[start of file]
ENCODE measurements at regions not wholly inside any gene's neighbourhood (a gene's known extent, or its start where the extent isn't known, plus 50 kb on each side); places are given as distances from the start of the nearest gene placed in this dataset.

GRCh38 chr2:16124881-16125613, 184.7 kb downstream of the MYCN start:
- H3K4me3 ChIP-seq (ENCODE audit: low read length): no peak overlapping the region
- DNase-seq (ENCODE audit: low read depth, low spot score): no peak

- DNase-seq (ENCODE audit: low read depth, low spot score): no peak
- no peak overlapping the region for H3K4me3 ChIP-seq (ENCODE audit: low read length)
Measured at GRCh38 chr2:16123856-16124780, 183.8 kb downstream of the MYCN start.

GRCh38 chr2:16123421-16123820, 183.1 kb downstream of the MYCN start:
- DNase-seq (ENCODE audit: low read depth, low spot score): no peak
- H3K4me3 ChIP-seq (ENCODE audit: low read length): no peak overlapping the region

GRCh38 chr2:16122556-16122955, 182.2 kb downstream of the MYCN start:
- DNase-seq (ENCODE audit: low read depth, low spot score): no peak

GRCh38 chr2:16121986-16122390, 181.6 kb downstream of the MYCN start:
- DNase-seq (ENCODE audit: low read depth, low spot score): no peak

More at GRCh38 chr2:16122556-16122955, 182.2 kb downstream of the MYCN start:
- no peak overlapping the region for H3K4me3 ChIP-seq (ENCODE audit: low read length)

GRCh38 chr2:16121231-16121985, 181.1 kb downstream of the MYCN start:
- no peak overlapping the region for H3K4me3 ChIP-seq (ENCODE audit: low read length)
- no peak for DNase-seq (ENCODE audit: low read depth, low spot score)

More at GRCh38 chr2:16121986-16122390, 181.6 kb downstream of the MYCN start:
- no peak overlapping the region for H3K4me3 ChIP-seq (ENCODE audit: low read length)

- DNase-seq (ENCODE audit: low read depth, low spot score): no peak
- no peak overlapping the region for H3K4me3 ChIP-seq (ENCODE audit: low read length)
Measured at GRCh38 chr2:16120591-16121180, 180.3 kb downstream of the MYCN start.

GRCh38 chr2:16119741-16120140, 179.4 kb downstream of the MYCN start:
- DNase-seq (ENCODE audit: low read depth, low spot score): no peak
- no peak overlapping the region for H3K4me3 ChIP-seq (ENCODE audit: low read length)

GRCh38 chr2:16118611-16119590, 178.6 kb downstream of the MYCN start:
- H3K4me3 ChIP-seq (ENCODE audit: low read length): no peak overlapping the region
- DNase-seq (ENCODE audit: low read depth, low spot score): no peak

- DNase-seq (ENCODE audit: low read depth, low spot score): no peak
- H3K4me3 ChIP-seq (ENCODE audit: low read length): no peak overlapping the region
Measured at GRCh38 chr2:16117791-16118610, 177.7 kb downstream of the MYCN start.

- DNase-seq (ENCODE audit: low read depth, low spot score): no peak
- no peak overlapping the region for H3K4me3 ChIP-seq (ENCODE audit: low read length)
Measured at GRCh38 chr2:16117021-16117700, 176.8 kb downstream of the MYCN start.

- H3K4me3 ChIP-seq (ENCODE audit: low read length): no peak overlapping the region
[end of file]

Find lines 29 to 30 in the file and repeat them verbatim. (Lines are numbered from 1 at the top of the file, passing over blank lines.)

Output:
- H3K4me3 ChIP-seq (ENCODE audit: low read length): no peak overlapping the region
- DNase-seq (ENCODE audit: low read depth, low spot score): no peak